I just went through this myself. All offers have to be given to the seller. If there is no signed contract, the seller should be able to accept another offer. Good intentions don’t make a valid contract- it has to be in writing with all items checked and signed by both parties.


about 1 year ago
Silver
Arfacxad Cabrera
about 1 year ago
At this piont I advise for your Seler to speak to an attorney for advice.


about 1 year ago
Bronze
Lisa Hoogenboom
about 1 year ago
I would advise calling the HAR legal hotline for this question. (800) 873-9155 ...


about 1 year ago
Bronze
Barbara Trammell
about 1 year ago
It depends. You need to speak to your broker. Also, I recommend using the form "Seller's Invitation to Buyer to Resubmit" as opposed to responding to anything by text. If you have not seen this form yet, don't feel alone. Most agents I speak to have never heard of it. Regardless, what's nice about it is that it provides the opportunity for the seller to tell a prospective buyer what they would like to see changed on an offer while at the same time making it clear it is not a negotiation and the seller is free to accept another offer in the meantime.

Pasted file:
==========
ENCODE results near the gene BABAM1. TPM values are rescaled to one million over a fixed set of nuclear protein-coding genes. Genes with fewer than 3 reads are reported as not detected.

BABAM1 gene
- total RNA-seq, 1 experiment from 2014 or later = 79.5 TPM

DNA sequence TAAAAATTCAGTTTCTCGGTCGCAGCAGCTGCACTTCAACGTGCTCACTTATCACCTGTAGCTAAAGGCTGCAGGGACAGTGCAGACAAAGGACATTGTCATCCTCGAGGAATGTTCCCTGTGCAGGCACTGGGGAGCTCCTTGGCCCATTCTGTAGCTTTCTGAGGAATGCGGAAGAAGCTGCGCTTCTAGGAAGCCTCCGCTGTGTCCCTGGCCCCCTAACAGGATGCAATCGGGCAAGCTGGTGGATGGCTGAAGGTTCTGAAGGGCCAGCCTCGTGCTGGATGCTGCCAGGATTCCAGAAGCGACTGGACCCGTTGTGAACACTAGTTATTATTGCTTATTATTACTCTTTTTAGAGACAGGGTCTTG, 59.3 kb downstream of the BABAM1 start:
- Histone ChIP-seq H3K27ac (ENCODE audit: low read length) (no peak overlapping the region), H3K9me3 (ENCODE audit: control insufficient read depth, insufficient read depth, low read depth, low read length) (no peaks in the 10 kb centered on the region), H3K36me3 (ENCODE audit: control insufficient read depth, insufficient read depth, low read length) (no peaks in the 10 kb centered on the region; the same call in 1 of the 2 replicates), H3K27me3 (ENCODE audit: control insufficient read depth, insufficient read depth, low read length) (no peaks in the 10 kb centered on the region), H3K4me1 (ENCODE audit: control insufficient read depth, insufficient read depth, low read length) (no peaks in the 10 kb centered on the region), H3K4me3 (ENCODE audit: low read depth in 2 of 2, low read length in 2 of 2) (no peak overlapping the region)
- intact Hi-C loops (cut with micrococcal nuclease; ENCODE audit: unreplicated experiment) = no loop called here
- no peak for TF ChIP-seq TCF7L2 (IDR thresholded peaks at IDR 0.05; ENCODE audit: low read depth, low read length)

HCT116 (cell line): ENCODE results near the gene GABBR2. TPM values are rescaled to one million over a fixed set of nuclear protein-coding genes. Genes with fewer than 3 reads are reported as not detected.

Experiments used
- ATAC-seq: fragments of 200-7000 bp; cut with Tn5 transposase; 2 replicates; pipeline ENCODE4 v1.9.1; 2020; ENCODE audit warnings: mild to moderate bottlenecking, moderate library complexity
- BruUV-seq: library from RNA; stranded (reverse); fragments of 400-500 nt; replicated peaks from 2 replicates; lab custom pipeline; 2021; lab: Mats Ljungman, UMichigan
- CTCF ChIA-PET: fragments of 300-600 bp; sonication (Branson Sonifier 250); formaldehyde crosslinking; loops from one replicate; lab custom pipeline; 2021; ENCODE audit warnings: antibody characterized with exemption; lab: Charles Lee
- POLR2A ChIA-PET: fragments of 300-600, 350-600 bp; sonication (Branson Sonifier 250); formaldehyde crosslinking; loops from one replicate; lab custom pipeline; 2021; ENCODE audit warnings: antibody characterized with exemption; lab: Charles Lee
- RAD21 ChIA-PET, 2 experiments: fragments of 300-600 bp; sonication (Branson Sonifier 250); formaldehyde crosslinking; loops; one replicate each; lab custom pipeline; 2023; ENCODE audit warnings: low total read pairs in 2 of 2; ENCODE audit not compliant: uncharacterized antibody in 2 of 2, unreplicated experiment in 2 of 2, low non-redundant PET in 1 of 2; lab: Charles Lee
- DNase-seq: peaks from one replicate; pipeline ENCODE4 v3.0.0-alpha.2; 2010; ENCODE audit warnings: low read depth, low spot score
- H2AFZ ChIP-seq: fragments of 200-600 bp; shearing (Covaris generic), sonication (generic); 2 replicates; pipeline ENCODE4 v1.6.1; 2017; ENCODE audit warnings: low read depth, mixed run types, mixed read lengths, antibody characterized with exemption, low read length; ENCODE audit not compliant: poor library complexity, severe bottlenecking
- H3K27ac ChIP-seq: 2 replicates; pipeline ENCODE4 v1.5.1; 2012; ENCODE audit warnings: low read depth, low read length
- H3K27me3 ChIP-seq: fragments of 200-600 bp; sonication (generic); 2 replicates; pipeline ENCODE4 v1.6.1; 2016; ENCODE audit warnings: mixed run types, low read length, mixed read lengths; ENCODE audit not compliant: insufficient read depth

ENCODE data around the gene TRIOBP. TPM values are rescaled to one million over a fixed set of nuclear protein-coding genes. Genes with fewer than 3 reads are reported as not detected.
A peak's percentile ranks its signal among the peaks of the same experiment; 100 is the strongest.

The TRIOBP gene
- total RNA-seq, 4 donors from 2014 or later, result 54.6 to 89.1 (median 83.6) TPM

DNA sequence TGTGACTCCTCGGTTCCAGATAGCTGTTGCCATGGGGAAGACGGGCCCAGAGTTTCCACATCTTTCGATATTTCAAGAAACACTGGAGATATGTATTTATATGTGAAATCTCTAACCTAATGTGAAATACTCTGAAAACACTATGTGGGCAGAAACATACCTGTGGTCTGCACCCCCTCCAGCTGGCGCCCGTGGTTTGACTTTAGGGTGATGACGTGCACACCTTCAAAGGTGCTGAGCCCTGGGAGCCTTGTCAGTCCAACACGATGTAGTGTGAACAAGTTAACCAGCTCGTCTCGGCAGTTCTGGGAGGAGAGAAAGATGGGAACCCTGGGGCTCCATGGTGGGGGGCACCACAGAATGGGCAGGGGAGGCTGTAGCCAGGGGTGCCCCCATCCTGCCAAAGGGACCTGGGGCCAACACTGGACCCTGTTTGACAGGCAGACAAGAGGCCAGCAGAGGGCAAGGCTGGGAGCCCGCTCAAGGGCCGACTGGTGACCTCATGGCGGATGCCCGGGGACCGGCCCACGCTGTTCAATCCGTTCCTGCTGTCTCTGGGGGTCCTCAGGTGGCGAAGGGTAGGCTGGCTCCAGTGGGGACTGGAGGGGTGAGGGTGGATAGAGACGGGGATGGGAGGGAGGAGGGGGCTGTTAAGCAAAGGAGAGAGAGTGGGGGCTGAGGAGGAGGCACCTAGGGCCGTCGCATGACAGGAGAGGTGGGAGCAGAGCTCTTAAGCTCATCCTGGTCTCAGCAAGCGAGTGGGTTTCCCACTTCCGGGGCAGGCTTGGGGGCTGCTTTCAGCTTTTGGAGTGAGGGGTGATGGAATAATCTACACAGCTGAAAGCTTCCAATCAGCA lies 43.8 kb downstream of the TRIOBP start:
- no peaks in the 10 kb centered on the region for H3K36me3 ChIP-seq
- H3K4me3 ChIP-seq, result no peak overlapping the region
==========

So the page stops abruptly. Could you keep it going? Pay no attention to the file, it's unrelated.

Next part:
about 1 year ago
Bronze
Melba Aguilar
about 1 year ago
He may have agreed to a price, but if he hasn't agreed to all the other terms in a contract, how is he committing himself? Without a signed contract how is he committing to the rest of the conditions?


about 1 year ago
Bronze
Irena Gorski
about 1 year ago
Why your client communicated with buyer directly, not through you if you are his (Seller's) agent? Does buyer has an agent representing him?
Your client would probably have to contact real estate attorney.


about 1 year ago
Platinum
James Meador
about 1 year ago
Hi Josh!

First and foremost, you should advise your client to consult a real estate attorney. Your client could be legally bound to perform if certain criteria are met. Here is a link to a case involving real estate where the seller was found to be legally bound to text messages. The buyer would have to pursue legal action, of course. But this is a great lesson to us all to be very careful with what we put in ANY digital forms of communication. In this case, money was exchanged, so I don´t know if that made a difference or not. Consulting with a real estate attorney would be the best thing to do. I saw someone posted about the HAR legal hotline...that is a great resource.

https://www.mooreandlee.com/2021/02/can-a-text-message-form-a-binding-contract-in-at-least-one-court-yes/